The issue with devising an information model to enable data comparison across a diverse higher education sector is in its compromise towards common denominators. A landscape will normally be inconsistent in form and so it is with the information compiled with the aim of aiding student choice as part of the increased marketisation of Higher Education.
The Unistats site brings together the survey data used to devise the ubiquitous league tables (National Student Survey (NSS); Destination of Leavers), information at the course level (proportion of hours spent in class; assessment types), and contextual data at institution level (costs of fees and accommodation; information on bursaries and support). This collection of data is called the ‘Key Information Set’ (KIS) and was introduced by the Government as a means of providing young people applying to university with the information they need to make an informed decision.
You can see however, that the Unistats site prioritises headline figures in bold graphics over context and does not properly inform the reader of the inconsistencies behind the numbers. As with any comparison site there is a need to carefully apply criteria to the content, using explanatory text to help the reader to understand the context in which it was gathered. Some institutions have addressed this in a very direct way by adding their own explanations beside the data ‘widget’ embedded on course webpages (Link to Cambridge example course).
The data recycled from league tables, such as the NSS, is well-established, but there has no doubt been head-scratching as to how to establish parameters for new areas of data capture, such as average accommodation costs. Some examples of where interpretation has led to data inequality:
Examples of data issues
Average contact hours: here the data is presented in terms of a relevant weighting between types of activity across the entirety of the programme: ‘scheduled’ activity; ‘placement’; and ‘self-directed’ (i.e. private study). It does not say how many contact hours are provided, nor the context in which these contacts take place – e.g. small group seminars or lectures delivered to large numbers of students – which is likely to be the main point of interest for students. The misinterpretation of this data by interested parties outside the sector has already happened, as shown by the sensationalist article from the Daily Mail based on uncontextualised figures: Link to Daily Mail article [27 April 2013].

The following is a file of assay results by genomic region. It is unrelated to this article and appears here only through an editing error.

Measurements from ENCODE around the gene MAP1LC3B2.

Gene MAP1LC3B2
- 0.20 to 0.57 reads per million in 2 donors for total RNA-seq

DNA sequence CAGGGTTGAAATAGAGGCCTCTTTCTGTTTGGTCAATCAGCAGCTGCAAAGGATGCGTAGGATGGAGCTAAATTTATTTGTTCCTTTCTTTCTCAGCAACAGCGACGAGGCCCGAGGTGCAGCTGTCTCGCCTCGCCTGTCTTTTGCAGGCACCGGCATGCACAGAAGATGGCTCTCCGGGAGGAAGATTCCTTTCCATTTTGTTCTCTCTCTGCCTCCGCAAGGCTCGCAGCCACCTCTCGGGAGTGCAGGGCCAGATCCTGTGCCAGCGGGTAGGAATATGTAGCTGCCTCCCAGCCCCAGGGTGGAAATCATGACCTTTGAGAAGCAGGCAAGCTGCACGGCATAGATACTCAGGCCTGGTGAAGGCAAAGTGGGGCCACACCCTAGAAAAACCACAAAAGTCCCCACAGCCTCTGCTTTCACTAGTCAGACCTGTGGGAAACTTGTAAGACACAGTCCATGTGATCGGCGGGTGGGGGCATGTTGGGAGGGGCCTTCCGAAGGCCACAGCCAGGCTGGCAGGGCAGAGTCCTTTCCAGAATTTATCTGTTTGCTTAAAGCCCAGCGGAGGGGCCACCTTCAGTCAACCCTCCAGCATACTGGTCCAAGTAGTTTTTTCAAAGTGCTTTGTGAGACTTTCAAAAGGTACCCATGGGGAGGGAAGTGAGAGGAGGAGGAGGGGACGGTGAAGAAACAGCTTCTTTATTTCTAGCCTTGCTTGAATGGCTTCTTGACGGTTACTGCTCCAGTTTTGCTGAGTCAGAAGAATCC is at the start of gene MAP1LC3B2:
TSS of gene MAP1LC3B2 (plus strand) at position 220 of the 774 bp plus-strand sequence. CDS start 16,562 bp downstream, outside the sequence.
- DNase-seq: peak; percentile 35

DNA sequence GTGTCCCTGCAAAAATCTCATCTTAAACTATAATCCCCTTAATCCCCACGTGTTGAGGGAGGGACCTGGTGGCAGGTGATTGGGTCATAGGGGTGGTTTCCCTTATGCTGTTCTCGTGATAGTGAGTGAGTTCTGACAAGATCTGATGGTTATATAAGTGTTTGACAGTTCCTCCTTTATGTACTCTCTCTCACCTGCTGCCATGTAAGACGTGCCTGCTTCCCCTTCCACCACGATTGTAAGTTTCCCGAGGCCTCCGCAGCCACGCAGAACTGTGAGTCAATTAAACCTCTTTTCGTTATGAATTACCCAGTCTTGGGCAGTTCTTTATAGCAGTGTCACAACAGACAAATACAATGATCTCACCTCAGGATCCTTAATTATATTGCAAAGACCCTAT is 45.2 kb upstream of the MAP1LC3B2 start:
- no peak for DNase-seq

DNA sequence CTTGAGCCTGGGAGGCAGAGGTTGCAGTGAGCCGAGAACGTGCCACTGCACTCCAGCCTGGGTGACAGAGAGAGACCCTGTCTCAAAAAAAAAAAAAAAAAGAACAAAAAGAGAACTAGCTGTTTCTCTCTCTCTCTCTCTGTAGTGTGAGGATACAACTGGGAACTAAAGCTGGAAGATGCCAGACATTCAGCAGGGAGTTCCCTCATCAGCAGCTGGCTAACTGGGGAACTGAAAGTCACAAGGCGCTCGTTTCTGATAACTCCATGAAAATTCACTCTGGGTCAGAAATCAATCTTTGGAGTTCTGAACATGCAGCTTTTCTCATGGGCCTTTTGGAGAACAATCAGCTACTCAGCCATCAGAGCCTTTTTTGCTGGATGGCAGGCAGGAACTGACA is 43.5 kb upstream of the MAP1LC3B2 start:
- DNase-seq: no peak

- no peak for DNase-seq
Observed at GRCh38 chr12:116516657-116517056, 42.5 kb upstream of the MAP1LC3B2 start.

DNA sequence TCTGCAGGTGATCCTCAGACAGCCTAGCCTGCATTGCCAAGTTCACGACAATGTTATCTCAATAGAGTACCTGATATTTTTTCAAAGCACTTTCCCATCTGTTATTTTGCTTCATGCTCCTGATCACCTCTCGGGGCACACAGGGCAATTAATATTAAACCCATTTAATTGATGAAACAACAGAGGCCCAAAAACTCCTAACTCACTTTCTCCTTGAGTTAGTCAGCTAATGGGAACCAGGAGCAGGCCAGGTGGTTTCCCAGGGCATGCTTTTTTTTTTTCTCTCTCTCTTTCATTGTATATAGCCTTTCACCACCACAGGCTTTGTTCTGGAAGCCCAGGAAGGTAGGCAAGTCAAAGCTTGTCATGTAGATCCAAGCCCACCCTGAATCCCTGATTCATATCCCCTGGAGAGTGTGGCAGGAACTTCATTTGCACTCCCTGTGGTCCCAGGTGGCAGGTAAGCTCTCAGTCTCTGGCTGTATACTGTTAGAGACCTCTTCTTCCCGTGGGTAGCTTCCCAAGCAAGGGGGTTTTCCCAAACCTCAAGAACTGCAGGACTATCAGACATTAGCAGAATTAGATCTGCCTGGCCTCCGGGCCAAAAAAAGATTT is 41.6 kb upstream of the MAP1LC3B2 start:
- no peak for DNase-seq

Assessment types: at the HESA training seminars on the KIS in 2013 delegates were given the task of matching assessment types against the three possible categories in the KIS (‘Practical’; ‘Coursework’ and ‘Written’). Not only were different answers given around the delegate tables, but in one instance no-one managed to recognise that a ‘performance showing’ should be categorised as a ‘Coursework’ type rather than ‘Practical’ assessment.
Private accommodation: there are clearly going to be data quality issues when institution use different accommodation portals, and the cost range used in the data set can only ever be a rough guide.
Aggregation: where there were not enough responses to a mandatory survey (such as the DLHE) at course level, the aggregated data at subject level will be shown instead.
These examples taken together undermine the purpose of the site as a comparability tool, which, of course it is, as shown by the ‘compare stats’ options.
Early indications of the use of the relaunched Unistats website point to the need for a significant marketing campaign if the site is to be utilised by applicants. The headline figure provided by HEFCE in a recent press release on usage statistics was over three million single page views (Link to HEFCE page ). A more telling measure might be the number of unique visitors at 171,186; and it was reported at the HESA-KIS training seminars that the majority of users were visiting the site during working hours: presumed to be Careers or HE staff checking the site for themselves.
This begs the question: is the site going to end-up as an information resource for HE users rather than its intended target?